The ABCs of ABC – E

E is for… Emela-ntouka

The Emela-ntouka is a big one-horned creature with a heavy crocodilian tail. It is also a surviving ceratopsian dinosaur because there’s no way sub-Saharan people could come up with it on their own.


  1. Alright, please don’t take this the wrong way, but isn’t it just as ethnocentric to assume that the people who talk about these beings are “making it up”? Either way, somebody’s beliefs are being seen as something that couldn’t possibly be true according to our Western viewpoint. Whether you think it’s a dinosaur or someone’s imagination, it’s still ignoring how there are people who say that they saw an Emela Ntouka and that’s what they truly believe they saw. I’m not trying to be an outright “social justice warrior” about it but you should be a little more careful. Some of the creatures you talk about are parts of people’s religions and should be treated with respect that is all too often not paid to indigenous religions.


      • I get that you were being sarcastic. But what I’m contending is that saying that a given mythological creature was “made up” by a people as opposed to it being misidentified by an uneducated populace is just as bad as the viewpoint that you were critiquing on the grounds that both suggest that the people talking about the being in question are ignorant of how the world works (either they are too dumb to recognize an animal known to the more enlightened scientific community or that they are superstitious primitives). Both views stem from the same monotheistic secularism that Western culture tends to uphold. Now, granted, I’m not sure if anyone considers the Emela Ntouka to be a deity but there are some creatures talked about on this site that are in some respect. What I’m saying is that these deserve a bit more delicacy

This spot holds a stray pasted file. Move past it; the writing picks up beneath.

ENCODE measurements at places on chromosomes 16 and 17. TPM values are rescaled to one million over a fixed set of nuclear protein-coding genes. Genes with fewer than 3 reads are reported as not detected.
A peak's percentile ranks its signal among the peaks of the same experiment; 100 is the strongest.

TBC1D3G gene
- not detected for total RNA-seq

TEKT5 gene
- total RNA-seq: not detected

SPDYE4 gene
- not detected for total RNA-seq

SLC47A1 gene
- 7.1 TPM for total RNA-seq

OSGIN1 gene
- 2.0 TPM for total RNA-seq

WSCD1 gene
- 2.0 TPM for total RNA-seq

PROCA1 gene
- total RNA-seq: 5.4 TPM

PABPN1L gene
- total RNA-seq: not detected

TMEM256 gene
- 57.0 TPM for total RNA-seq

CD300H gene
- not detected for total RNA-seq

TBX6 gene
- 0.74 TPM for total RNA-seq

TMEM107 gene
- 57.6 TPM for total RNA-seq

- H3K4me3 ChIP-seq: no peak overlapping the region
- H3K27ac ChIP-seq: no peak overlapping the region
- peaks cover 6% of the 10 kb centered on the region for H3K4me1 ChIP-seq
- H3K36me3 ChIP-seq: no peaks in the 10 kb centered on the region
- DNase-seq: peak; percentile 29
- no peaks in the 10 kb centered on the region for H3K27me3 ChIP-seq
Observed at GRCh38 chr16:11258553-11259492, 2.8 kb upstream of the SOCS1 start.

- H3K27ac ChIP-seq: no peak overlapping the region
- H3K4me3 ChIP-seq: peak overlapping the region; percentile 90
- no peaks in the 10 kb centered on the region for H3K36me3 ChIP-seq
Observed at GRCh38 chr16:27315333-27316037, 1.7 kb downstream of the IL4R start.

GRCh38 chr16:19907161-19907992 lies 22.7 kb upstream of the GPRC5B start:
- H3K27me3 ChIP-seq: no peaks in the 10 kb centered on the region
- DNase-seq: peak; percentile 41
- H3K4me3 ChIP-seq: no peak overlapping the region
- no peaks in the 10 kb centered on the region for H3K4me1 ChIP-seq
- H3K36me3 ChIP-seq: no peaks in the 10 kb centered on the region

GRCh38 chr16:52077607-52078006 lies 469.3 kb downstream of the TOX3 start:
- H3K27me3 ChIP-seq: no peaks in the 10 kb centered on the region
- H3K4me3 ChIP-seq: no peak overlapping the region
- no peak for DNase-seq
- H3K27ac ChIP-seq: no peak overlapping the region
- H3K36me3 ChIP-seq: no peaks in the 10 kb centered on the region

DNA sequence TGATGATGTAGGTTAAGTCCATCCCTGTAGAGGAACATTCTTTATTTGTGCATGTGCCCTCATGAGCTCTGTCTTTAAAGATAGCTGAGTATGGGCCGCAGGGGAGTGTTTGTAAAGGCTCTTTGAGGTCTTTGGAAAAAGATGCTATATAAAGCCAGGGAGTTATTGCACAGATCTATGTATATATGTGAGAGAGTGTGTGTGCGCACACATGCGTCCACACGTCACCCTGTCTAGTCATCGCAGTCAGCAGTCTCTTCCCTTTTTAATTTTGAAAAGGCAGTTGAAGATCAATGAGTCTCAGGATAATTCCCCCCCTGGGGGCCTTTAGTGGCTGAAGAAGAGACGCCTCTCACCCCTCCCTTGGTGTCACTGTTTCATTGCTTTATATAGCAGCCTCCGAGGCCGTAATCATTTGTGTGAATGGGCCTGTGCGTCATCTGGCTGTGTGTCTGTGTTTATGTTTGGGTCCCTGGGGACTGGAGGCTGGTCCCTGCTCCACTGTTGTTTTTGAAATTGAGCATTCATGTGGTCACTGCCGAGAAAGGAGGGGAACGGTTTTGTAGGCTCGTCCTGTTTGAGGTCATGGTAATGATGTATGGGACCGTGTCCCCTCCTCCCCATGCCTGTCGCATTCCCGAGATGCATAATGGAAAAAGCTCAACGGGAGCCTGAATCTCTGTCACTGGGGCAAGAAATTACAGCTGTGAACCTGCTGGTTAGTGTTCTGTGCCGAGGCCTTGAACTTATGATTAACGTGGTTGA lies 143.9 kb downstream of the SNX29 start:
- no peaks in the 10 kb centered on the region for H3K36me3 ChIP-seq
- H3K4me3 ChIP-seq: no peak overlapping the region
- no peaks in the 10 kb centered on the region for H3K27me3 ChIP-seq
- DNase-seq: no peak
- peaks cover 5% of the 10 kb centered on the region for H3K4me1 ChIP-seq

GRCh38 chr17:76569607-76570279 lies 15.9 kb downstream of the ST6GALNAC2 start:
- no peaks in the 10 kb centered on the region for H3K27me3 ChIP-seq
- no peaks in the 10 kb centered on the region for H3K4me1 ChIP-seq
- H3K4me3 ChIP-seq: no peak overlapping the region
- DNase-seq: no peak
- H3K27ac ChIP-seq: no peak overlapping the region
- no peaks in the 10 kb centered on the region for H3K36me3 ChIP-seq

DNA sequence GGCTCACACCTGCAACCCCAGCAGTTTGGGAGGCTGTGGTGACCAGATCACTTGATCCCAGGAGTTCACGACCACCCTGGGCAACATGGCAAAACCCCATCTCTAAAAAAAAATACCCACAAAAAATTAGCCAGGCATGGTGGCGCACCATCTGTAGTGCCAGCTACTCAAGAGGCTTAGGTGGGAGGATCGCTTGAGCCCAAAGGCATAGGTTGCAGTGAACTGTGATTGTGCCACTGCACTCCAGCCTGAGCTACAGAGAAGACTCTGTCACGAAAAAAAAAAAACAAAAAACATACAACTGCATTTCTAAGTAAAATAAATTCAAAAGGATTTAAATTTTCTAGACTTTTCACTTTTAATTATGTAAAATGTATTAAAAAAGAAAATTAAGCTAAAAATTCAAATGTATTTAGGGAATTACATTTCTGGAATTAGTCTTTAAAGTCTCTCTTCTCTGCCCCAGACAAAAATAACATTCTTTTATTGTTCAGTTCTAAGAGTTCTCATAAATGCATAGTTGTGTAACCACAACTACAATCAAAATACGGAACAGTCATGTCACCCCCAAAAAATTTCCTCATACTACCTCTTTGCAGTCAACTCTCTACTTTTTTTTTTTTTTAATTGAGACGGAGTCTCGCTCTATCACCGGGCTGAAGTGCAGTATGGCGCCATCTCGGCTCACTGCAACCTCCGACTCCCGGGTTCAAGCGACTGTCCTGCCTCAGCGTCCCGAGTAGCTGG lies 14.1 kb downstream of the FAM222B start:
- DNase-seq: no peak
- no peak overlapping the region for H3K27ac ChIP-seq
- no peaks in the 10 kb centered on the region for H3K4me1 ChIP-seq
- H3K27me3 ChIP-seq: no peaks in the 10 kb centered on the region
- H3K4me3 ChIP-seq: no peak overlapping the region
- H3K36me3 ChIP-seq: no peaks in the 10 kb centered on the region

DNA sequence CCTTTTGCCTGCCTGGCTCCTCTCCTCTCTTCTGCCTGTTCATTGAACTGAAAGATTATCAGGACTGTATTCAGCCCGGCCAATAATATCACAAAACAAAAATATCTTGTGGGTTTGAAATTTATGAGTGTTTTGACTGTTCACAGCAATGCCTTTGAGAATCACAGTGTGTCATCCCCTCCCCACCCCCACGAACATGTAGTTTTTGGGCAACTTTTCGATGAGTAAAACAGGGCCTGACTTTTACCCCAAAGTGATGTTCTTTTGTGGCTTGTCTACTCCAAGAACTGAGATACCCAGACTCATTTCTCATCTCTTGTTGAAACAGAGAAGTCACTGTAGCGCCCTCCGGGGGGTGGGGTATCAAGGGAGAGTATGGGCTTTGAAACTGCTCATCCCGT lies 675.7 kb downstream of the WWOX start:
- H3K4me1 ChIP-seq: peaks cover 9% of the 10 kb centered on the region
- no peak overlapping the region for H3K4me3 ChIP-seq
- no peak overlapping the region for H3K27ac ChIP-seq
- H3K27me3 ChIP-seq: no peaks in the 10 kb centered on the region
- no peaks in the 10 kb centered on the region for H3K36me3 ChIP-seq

• Honestly, I don’t think anything really needs to be “done”. I would say that it’s more of a matter of being cognizant of how things are talked about. It’s hard to do because it’s so ingrained in us to talk about things in a certain way. For instance, it took me a while to stop talking about deities in past tense (because the past tense suggests that the deities in question are “dead” as opposed to “living” religions). Now, that’s a personal one but it’s an example of how major cultural viewpoints influence tiny details


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